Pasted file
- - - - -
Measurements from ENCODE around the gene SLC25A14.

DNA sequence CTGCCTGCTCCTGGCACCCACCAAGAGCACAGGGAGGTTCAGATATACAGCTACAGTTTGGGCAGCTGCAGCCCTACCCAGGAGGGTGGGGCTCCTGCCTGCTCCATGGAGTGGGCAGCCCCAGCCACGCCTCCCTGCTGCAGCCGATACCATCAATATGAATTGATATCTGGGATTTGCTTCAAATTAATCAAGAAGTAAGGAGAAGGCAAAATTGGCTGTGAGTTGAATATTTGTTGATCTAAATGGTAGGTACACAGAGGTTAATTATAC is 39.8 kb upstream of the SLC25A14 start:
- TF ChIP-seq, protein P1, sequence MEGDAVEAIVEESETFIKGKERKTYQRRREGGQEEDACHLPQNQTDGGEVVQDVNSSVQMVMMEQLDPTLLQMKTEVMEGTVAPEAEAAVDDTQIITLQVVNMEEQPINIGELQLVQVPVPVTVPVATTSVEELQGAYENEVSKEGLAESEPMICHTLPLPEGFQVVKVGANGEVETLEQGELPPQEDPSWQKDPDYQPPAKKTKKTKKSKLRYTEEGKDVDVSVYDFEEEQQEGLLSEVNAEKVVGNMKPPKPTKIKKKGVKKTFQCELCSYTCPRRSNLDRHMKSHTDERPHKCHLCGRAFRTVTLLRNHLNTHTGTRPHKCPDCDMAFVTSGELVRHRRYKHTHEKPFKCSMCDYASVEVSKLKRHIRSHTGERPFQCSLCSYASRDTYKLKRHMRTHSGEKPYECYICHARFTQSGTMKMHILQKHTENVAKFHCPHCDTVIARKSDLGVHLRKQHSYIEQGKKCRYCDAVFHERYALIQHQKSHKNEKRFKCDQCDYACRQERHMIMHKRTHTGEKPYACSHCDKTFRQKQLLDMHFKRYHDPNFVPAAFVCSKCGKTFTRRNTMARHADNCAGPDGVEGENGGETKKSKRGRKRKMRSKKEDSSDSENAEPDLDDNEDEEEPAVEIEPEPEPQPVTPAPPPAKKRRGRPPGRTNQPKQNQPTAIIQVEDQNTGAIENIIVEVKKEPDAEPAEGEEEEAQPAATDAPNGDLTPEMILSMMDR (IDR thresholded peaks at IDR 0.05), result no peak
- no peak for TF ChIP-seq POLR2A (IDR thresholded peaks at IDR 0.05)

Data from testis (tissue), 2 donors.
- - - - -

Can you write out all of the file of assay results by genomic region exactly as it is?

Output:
Measurements from ENCODE around the gene SLC25A14.

DNA sequence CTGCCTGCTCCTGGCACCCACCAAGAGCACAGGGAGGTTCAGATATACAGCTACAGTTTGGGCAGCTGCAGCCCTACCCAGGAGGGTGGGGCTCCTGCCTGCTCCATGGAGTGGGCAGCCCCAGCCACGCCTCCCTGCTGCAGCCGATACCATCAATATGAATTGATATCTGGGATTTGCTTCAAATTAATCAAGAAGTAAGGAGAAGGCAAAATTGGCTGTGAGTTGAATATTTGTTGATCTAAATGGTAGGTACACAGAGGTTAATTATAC is 39.8 kb upstream of the SLC25A14 start:
- TF ChIP-seq, protein P1, sequence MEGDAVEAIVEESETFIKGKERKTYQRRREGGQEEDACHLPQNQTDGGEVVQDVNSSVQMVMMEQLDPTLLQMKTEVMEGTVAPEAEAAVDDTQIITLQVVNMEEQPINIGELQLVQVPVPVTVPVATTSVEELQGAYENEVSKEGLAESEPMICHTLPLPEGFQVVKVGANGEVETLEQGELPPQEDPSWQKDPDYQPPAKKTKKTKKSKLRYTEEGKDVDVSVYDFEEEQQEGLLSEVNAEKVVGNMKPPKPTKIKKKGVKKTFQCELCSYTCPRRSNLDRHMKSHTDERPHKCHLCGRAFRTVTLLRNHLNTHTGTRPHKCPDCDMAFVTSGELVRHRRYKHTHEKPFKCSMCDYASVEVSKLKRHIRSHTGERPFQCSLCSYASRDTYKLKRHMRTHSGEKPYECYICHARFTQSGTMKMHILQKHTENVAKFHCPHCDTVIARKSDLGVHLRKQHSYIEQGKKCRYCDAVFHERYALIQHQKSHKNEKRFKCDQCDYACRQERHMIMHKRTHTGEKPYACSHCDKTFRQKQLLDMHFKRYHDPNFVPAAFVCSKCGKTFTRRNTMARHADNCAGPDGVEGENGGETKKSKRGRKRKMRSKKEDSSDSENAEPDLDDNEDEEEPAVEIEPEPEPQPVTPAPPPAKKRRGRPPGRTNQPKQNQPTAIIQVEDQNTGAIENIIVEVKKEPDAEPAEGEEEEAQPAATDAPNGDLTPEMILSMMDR (IDR thresholded peaks at IDR 0.05), result no peak
- no peak for TF ChIP-seq POLR2A (IDR thresholded peaks at IDR 0.05)

Data from testis (tissue), 2 donors.